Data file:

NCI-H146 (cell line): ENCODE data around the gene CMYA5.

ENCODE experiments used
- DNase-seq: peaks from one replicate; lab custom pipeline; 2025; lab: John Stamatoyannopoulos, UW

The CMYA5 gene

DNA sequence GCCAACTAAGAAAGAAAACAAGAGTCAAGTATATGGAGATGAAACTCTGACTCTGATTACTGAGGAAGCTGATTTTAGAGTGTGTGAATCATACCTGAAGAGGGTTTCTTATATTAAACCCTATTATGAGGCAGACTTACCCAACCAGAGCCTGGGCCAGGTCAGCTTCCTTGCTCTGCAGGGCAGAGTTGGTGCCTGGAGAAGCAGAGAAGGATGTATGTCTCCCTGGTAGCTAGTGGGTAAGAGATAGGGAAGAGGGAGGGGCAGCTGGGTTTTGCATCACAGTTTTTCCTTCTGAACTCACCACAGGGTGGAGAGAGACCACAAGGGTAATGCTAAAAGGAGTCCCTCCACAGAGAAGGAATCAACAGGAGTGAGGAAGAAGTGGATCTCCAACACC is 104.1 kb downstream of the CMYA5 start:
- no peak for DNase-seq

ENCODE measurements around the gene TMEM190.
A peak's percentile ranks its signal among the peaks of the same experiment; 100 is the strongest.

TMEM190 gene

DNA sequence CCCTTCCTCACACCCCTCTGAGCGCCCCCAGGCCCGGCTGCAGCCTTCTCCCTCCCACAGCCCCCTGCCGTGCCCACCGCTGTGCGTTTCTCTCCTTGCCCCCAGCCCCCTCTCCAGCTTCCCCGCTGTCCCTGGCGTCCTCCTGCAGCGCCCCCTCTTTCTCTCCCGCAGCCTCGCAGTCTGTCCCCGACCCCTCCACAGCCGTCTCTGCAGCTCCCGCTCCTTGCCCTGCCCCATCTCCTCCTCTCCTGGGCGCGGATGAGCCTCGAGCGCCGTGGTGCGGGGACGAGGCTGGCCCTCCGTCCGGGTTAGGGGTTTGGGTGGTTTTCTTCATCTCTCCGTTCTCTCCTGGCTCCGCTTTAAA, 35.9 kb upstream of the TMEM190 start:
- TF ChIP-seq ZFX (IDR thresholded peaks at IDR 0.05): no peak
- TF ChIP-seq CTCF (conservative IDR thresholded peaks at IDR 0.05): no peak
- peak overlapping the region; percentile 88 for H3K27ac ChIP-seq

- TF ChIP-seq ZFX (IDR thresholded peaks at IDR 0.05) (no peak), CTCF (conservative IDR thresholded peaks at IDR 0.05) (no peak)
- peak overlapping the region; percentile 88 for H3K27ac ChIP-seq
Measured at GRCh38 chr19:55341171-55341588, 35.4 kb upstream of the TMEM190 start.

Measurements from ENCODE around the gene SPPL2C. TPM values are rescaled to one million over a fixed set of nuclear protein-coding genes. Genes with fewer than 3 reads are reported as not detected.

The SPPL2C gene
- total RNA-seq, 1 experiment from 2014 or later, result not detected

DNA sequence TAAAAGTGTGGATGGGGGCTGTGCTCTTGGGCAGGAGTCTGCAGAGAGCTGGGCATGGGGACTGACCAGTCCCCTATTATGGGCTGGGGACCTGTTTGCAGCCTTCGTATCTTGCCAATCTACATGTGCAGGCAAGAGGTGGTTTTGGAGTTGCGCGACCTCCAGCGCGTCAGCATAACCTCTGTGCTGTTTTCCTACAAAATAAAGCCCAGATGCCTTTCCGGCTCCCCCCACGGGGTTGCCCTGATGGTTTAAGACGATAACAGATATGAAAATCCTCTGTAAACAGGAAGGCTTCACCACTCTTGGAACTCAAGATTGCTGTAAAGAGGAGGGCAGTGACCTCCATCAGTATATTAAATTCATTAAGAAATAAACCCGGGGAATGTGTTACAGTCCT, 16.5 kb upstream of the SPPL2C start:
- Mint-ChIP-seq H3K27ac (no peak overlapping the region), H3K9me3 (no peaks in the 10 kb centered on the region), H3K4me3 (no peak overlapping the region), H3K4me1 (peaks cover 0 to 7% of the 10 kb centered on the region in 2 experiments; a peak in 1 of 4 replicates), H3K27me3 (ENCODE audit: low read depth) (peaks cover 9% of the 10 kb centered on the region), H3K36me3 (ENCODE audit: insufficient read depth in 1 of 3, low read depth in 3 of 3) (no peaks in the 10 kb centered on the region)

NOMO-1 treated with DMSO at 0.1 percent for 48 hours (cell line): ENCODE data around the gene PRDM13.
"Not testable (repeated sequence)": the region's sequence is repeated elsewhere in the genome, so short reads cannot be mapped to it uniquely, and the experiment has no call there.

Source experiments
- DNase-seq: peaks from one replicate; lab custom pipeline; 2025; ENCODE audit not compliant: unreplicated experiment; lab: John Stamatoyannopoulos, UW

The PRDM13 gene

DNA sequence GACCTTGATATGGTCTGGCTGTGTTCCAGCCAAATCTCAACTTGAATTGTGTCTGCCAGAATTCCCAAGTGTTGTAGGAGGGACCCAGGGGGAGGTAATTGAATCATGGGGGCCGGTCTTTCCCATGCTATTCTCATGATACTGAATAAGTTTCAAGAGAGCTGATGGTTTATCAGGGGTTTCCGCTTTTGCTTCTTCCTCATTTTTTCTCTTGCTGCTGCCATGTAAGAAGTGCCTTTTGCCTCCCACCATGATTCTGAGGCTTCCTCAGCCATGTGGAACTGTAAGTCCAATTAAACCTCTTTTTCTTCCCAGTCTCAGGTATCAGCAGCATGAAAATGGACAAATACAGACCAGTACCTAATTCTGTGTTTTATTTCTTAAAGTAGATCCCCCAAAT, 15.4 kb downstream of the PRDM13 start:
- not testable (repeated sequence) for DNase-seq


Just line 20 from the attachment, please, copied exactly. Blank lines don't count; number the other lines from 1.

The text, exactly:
DNA sequence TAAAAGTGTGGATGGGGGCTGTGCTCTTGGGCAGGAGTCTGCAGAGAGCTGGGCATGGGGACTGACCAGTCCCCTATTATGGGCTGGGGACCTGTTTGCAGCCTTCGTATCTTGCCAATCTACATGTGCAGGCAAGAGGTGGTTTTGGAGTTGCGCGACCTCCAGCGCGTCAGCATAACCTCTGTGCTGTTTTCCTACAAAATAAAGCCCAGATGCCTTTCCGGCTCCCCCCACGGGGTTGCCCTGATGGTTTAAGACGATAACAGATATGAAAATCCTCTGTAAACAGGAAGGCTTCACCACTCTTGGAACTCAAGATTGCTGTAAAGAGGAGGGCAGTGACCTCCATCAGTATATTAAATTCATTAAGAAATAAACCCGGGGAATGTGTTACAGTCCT, 16.5 kb upstream of the SPPL2C start: